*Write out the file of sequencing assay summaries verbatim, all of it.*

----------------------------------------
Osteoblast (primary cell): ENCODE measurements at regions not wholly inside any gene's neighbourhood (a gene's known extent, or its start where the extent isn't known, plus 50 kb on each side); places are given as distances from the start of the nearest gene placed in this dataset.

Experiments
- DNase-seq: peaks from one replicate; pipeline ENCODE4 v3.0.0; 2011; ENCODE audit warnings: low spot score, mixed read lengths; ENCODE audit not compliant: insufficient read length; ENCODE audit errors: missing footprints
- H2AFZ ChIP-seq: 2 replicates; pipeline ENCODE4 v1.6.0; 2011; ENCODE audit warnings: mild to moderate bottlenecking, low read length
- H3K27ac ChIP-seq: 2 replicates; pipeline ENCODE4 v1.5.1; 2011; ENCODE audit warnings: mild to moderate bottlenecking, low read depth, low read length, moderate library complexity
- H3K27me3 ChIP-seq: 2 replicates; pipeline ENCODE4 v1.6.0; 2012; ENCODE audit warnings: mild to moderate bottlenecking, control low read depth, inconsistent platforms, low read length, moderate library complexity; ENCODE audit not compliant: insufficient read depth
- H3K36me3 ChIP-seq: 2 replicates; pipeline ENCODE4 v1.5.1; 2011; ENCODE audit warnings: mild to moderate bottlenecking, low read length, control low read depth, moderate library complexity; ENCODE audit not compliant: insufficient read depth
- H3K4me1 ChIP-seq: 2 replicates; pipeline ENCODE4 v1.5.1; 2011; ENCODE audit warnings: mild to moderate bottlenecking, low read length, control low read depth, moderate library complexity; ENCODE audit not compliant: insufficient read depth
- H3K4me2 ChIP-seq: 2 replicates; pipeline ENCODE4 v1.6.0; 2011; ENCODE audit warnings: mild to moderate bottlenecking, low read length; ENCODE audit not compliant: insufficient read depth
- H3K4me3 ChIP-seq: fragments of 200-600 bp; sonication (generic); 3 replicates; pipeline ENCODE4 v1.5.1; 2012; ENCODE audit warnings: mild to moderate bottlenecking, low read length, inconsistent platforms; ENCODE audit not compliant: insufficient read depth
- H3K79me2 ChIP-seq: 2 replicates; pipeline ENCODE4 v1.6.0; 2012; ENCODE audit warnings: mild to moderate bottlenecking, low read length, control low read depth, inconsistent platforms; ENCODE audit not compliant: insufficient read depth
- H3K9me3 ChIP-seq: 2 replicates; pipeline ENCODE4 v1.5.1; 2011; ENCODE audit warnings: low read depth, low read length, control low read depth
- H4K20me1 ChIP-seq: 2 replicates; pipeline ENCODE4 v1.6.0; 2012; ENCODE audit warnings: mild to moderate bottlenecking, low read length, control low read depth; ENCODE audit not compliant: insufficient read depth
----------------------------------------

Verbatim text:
Osteoblast (primary cell): ENCODE measurements at regions not wholly inside any gene's neighbourhood (a gene's known extent, or its start where the extent isn't known, plus 50 kb on each side); places are given as distances from the start of the nearest gene placed in this dataset.

Experiments
- DNase-seq: peaks from one replicate; pipeline ENCODE4 v3.0.0; 2011; ENCODE audit warnings: low spot score, mixed read lengths; ENCODE audit not compliant: insufficient read length; ENCODE audit errors: missing footprints
- H2AFZ ChIP-seq: 2 replicates; pipeline ENCODE4 v1.6.0; 2011; ENCODE audit warnings: mild to moderate bottlenecking, low read length
- H3K27ac ChIP-seq: 2 replicates; pipeline ENCODE4 v1.5.1; 2011; ENCODE audit warnings: mild to moderate bottlenecking, low read depth, low read length, moderate library complexity
- H3K27me3 ChIP-seq: 2 replicates; pipeline ENCODE4 v1.6.0; 2012; ENCODE audit warnings: mild to moderate bottlenecking, control low read depth, inconsistent platforms, low read length, moderate library complexity; ENCODE audit not compliant: insufficient read depth
- H3K36me3 ChIP-seq: 2 replicates; pipeline ENCODE4 v1.5.1; 2011; ENCODE audit warnings: mild to moderate bottlenecking, low read length, control low read depth, moderate library complexity; ENCODE audit not compliant: insufficient read depth
- H3K4me1 ChIP-seq: 2 replicates; pipeline ENCODE4 v1.5.1; 2011; ENCODE audit warnings: mild to moderate bottlenecking, low read length, control low read depth, moderate library complexity; ENCODE audit not compliant: insufficient read depth
- H3K4me2 ChIP-seq: 2 replicates; pipeline ENCODE4 v1.6.0; 2011; ENCODE audit warnings: mild to moderate bottlenecking, low read length; ENCODE audit not compliant: insufficient read depth
- H3K4me3 ChIP-seq: fragments of 200-600 bp; sonication (generic); 3 replicates; pipeline ENCODE4 v1.5.1; 2012; ENCODE audit warnings: mild to moderate bottlenecking, low read length, inconsistent platforms; ENCODE audit not compliant: insufficient read depth
- H3K79me2 ChIP-seq: 2 replicates; pipeline ENCODE4 v1.6.0; 2012; ENCODE audit warnings: mild to moderate bottlenecking, low read length, control low read depth, inconsistent platforms; ENCODE audit not compliant: insufficient read depth
- H3K9me3 ChIP-seq: 2 replicates; pipeline ENCODE4 v1.5.1; 2011; ENCODE audit warnings: low read depth, low read length, control low read depth
- H4K20me1 ChIP-seq: 2 replicates; pipeline ENCODE4 v1.6.0; 2012; ENCODE audit warnings: mild to moderate bottlenecking, low read length, control low read depth; ENCODE audit not compliant: insufficient read depth